The following year, just about the same time (hmm, are you catching on yet?), once again, I got sick as a dog. But now I worked at home almost full-time and, despite a host of pharmaceuticals and steroids, I could not shake whatever was making me sick. All of a sudden, it occurred to me: I WAS ALLERGIC TO LIMONA! I explained this to my allergist, who shook his head with a tsk-tsk and said, “Get rid of it!” You got it, Dr. S. So, Limona went off to live with her grandmother (HA HA) and I occasionally get fruit. It was like living in the middle of an orchard in my own living room. What a nightmare!

In closing, that same year, I wanted to learn to make a video. Fun if you like black cats and lemon trees:

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One of the first blossoms here:

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never mind…

After letting two curry leaf plants die because they got scale in two separate locations in the Bay Area, I’m taking a hiatus. I tried scale removal, but they got the better of me both times. But maybe next year…

But I use them a lot, and even though they aren’t terribly pricey it would be so satisfying to be able to grow them. As it stands I always end up wasting a few from each little cellophane package I get from the Indian groceries.

I grew some new to me variety of peppers this year: Szegedi 80, Kurtovska Kapija, Csersnye Szentesi, Feher Ozon and Aleppo. The first three being seeds from Hungary and the Aleppo seeds from someone who got theirs from Syria.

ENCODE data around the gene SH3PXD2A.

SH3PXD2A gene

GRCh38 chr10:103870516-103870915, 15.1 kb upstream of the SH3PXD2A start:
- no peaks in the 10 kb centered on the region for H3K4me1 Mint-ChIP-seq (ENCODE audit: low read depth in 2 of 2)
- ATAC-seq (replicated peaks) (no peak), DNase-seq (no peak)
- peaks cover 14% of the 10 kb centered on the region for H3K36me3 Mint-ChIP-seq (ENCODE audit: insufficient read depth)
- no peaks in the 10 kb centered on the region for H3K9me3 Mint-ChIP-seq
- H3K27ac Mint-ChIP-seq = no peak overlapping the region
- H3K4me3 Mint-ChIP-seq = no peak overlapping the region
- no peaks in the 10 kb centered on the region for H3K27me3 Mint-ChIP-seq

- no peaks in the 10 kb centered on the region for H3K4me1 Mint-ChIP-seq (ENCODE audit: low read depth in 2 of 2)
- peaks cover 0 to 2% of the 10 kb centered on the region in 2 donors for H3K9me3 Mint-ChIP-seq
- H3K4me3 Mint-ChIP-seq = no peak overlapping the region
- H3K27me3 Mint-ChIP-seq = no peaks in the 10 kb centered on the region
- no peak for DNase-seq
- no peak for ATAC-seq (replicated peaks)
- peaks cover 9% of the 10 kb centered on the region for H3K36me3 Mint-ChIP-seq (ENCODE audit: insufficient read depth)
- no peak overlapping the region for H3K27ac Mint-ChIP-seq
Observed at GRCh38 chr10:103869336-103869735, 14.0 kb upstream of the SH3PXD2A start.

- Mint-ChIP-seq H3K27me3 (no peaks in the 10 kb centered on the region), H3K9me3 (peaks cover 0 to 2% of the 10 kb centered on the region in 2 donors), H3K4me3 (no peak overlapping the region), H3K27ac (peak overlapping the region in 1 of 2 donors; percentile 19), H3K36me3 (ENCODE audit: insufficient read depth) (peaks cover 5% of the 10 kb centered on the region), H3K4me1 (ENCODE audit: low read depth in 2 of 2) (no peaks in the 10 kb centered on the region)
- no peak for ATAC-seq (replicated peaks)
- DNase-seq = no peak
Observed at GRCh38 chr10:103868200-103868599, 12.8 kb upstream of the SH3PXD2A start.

This coming season I’ll be adding Urfa Biber, Maras and Sulu Adana from Turkey, Kolobok, Shorokshary and Zolotoy Fazan from Ukraine, Palmyra, Piment d’Espelette, tap di Corti, Sinahuisa and some others I’m sure I’m forgetting. The internet really does make it a small world and gardeners are generous folks world wide. :smile:

I also have seeds from the USDA seed bank that don’t have names (need to be grown out in isolation and documented.) The ones sent to me by the seed bank I’m growing them out for are from Bolivia, Indonesia, Peru, Honduras, Suriname, Venezuela, and Ecuador.

I have two new tomato varieties from Ukraine: Kmicic and Tarasenko 2. I gave a bunch of seeds to a guy who lost his collection to a flood and he offered to send me some tomato seeds from his buddy’s collection so he sent me a list to choose from. It has hundreds of varieties on it so I’m looking them up to find ones that suit my zone 9b/ 10 climate so I will have more new to me tomato varieties soon!

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“Food is a pretty good prism through which to view humanity.”

― Jonathan Gold